But going along with that is the floor. Only one receiver, Antonio Brown, had a floor in the double-digits this year. (Four running backs had that this year.) However, only six running backs had a floor of at least 8.0 in half-PPR settings. Seven wideouts did that. Still, in a head-to-head setting, the weeks when receivers hit their ceilings are nice, but their floors, by the very nature of their position, are the problem.
Receiver Consistency, Or: How Points-Per-Game Can Mislead
The floor ties into the problem of consistency.
Leaving behind the standard deviation for a bit, know this: 29 receivers averaged 10.0 or more half-PPR points in 2014. Only 24 running backs did that. But only 7 backs averaged 15.0 or more half-PPR points this season, and 10 receivers did that. This indicates a much more top-heavy distribution at running back.
But think of it as the flex position. Based on this, you'd probably rather start a receiver there than a running back because of the fantasy points per game, but do the consistency numbers support that?
Well, in a way, the usable receivers (those who averaged 10.0 or more half-PPR points per game) are more consistent than running backs. The largest coefficient of variance among the 29 qualified receivers was 0.80 by Sammy Watkins. For backs, it was 0.85 (Tre Mason), meaning he was a little more volatile than Watkins was. So, receiver points may not be as hit-or-miss as they might seem, and more receivers put up double-digit points this year than running backs did. So why is my tune not changed about preferring running backs? Well, two things: replaceability and that darn consistency thing again.
We'll stick to consistency for now. The problematic part of the puzzle is that, sure, receivers might be more consistent than backs over the course of the season (mainly because their roles are more solidified and players like C.J. Anderson post diminutive fantasy points until their time comes, diminishing their season-long consistency), but at the top end of things, backs were more consistent. Here are 12-most consistent backs and receivers among the top 24 in points per game.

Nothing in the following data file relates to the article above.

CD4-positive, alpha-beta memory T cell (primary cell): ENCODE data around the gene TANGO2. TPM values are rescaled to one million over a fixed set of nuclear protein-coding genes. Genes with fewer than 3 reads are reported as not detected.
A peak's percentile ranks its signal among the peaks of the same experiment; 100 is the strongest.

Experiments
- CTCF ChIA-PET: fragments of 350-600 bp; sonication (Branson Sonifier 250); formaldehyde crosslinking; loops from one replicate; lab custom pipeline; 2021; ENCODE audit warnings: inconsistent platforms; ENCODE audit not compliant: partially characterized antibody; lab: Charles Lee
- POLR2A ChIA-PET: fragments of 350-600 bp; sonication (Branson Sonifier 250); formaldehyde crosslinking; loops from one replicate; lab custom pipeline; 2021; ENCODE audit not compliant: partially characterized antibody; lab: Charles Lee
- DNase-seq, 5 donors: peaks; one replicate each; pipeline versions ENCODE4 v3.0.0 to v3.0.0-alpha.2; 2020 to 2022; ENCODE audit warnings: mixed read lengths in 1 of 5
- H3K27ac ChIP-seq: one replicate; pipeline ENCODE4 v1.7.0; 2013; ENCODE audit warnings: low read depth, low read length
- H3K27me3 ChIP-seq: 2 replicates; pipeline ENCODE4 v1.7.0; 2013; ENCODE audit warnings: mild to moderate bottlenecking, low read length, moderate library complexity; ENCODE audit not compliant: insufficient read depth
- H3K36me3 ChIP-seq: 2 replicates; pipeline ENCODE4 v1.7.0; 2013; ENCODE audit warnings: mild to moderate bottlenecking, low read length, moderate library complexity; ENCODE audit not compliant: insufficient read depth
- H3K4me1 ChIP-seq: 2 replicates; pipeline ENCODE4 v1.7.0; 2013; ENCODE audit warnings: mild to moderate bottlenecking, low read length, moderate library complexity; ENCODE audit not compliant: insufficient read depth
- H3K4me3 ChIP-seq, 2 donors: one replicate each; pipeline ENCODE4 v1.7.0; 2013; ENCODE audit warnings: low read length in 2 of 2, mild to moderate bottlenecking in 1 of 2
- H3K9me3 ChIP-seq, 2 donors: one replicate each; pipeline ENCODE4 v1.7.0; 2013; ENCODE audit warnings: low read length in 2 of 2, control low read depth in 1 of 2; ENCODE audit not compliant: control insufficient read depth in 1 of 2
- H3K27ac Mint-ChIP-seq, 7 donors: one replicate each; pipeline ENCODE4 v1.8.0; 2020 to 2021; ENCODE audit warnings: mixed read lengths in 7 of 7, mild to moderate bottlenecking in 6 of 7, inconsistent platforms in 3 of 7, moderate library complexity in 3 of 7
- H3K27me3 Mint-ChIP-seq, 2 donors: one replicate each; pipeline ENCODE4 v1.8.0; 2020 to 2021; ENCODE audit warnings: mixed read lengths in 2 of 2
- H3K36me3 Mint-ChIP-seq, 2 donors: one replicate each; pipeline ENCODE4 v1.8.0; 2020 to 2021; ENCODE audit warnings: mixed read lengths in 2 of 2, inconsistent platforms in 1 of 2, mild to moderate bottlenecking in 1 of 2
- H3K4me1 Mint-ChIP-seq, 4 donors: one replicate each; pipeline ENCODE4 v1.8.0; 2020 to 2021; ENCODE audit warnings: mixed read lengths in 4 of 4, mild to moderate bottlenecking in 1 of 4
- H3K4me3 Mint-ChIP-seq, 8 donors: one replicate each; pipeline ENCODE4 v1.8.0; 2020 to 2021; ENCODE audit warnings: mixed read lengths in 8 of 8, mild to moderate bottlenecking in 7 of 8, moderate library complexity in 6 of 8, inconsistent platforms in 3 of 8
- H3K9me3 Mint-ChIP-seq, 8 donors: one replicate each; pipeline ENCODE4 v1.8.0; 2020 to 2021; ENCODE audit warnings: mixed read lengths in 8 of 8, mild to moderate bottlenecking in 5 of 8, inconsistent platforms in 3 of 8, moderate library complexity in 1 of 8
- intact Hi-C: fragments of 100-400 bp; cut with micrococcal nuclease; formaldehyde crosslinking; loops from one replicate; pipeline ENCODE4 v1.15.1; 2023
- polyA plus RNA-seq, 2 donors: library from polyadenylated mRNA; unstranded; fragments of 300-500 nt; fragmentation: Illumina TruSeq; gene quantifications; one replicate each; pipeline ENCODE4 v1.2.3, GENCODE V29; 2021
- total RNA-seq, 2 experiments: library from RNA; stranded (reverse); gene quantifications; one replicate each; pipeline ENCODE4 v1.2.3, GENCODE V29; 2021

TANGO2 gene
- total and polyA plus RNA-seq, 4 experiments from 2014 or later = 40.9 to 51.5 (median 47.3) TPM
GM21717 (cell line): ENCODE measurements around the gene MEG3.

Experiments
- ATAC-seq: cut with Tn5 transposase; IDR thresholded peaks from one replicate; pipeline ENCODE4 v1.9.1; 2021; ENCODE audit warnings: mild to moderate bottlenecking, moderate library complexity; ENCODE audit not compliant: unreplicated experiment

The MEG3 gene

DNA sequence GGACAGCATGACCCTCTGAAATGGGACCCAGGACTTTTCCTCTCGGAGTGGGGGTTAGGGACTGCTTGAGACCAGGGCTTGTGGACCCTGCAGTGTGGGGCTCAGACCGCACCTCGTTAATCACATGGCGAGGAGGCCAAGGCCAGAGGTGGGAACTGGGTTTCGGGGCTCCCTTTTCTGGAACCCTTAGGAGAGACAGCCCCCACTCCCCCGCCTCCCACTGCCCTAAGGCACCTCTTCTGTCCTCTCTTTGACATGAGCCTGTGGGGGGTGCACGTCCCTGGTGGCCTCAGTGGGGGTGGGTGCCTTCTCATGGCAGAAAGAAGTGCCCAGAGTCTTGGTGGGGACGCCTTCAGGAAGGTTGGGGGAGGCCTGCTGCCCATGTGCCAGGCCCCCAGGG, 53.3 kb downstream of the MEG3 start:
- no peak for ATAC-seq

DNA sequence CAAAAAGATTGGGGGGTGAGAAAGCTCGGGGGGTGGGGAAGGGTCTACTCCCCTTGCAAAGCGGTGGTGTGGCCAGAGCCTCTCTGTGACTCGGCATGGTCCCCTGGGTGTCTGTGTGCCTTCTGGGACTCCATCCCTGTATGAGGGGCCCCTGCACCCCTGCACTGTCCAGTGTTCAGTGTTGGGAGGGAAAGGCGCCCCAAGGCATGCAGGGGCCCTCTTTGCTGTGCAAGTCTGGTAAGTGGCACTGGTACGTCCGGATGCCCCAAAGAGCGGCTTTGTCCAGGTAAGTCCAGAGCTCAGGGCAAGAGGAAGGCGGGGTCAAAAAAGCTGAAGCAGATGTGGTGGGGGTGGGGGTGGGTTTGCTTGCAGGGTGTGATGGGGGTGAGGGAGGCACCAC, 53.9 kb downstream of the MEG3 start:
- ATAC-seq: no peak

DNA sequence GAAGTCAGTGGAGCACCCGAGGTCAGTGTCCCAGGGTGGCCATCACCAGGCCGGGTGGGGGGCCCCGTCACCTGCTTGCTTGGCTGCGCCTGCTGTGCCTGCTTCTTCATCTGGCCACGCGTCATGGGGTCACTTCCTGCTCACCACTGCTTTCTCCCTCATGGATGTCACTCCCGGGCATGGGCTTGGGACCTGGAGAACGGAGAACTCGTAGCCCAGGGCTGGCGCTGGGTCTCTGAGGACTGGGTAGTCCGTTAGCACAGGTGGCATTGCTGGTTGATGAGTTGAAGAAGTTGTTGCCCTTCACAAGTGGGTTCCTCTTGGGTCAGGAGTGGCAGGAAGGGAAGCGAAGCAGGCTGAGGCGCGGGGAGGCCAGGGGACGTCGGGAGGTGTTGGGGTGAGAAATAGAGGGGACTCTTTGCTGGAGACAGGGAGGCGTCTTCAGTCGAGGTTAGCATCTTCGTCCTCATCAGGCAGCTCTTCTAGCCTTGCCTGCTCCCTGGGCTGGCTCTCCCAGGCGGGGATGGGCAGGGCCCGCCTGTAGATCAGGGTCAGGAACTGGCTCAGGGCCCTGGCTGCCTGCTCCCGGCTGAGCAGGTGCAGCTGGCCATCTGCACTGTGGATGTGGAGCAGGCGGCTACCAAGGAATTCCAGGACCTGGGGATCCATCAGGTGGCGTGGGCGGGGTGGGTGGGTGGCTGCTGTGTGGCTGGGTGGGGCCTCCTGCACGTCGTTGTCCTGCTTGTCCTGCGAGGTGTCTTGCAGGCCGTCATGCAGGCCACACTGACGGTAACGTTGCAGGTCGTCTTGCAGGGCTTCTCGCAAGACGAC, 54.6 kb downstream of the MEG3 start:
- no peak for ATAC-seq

|Half-PPR||FPPG Rank||CoV||Â||Half-PPR||FPPG Rank||CoV|
|DeMarco Murray||3||0.28||Â||Antonio Brown||2||0.35|
|Fred Jackson||22||0.39||Â||Mike Wallace||21||0.38|
|Arian Foster||2||0.40||Â||Randall Cobb||11||0.40|
|Matt Forte||4||0.43||Â||Roddy White||20||0.42|
|Lamar Miller||16||0.45||Â||Alshon Jeffery||13||0.43|
|Ahmad Bradshaw||11||0.45||Â||Emmanuel Sanders||7||0.47|
|Leâ€™Veon Bell||1||0.47||Â||Golden Tate||14||0.49|
|Mark Ingram||10||0.49||Â||Dez Bryant||6||0.49|
|Justin Forsett||8||0.50||Â||Odell Beckham||1||0.50|
|Eddie Lacy||6||0.52||Â||Jordy Nelson||4||0.51|
|Marshawn Lynch||5||0.54||Â||Kelvin Benjamin||19||0.51|
|Jonathan Stewart||24||0.55||Â||Julian Edelman||16||0.55|
The coefficient of variance is very, very similar between the most consistent of the two positions, but the points per game column isn't.
The only two top-10 running backs in points per game not in the top 12 in consistency were C.J. Anderson (who was the fifth-most consistent back in the second-half of the season when he started being featured) and Jamaal Charles, who would have made the cut if you exclude his 1.4 points in Week 2 when he left with an ankle sprain. I understand injuries are part of the game, but really, the top-10 backs in points per game were incredibly consistent compared to the rest of the position.